Primary Arms have published their 2021 catalog which includes a number of new products. In this article, we’ll take a look at the new family of compact prism scopes called SLx MicroPrism. These scopes are designed from the ground up and according to Primary Arms, have passed extensive endurance testing during the development such as withstanding 7000 rounds of .308 Win fired through a SCAR-17S. Currently, there are two sights in this product line – the non-magnified SLx 1x MicroPrism and the SLx 3x MicroPrism which has fixed 3-power magnification.
The new SLx MicroPrism scopes come with a variety of Primary Arms ACSS partially illuminated (only the horseshoe and central chevron are illuminated) red and green reticles. Both scopes have 13 reticle brightness settings including 3 night vision modes. The AutoLive motion-sensing technology automatically turns the reticle illumination off when the scope is not used and switches it back on when a motion is detected to extend the battery life. As in the case of many other prism scopes, the reticle is etched, so if the battery dies, you will lose the illumination but not the reticle itself. The battery life is not specified in the catalog.
The Primary Arms SLx 1x MicroPrism has a 3.6″ eye relief and a 144 feet field of view at 100 yards. The windage and elevation are adjustable within a 120-MOA total range and with 1-MOA click values. The overall length of the SLx 1X Micro Prism is 2.48″ (without the lens covers) and it weighs in at 7 oz. This model has the following ACSS reticle options.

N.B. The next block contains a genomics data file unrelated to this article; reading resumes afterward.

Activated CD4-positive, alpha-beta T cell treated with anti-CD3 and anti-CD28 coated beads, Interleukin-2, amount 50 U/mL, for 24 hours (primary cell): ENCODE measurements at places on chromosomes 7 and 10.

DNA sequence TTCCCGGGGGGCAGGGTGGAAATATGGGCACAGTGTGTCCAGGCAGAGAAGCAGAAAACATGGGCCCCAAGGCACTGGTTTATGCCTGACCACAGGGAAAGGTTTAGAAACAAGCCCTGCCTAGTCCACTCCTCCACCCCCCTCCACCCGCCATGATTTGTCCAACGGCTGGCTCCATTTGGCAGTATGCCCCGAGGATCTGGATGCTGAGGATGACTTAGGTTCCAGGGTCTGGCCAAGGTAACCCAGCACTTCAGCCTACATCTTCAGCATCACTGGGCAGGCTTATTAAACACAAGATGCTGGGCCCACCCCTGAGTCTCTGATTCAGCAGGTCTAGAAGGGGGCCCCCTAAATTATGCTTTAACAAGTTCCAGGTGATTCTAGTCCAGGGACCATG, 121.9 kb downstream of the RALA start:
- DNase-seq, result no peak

The Primary Arms SLx 3x MicroPrism scope is a bit heavier (8oz) and longer (2.95″). The field of view is 68.4 feet at 100 yards. The eye relief is 2.7″. The reticle can be adjusted within the 80 MOA range, with 0.25 MOA click values. The reticle options of the SLx 3x MicroPrism are shown below.
The system of mounts and spacers of these new prism scopes allows configuring eighth different mounting heights – from 1.1″ to 2.075″. This will allow having a perfect scope height with a wide variety of weapons as well as cowitnessing the scope with various iron sights and magnifiers.
One of the main reasons many people prefer a non-magnified prism scope over a red dot sight is astigmatism which does not allow seeing a crisp dot in reflex sights. The compact size and light weight of the 3x prism should also be attractive to those who want to have magnified optics without excessively increasing the weight and footprint of their firearm. What are the reasons why you use prism scopes and what do you think about this new Primary Arms prism scope line?
The prices are not published at the moment of writing this article.
Pictures by Primary Arms, www.primaryarms.com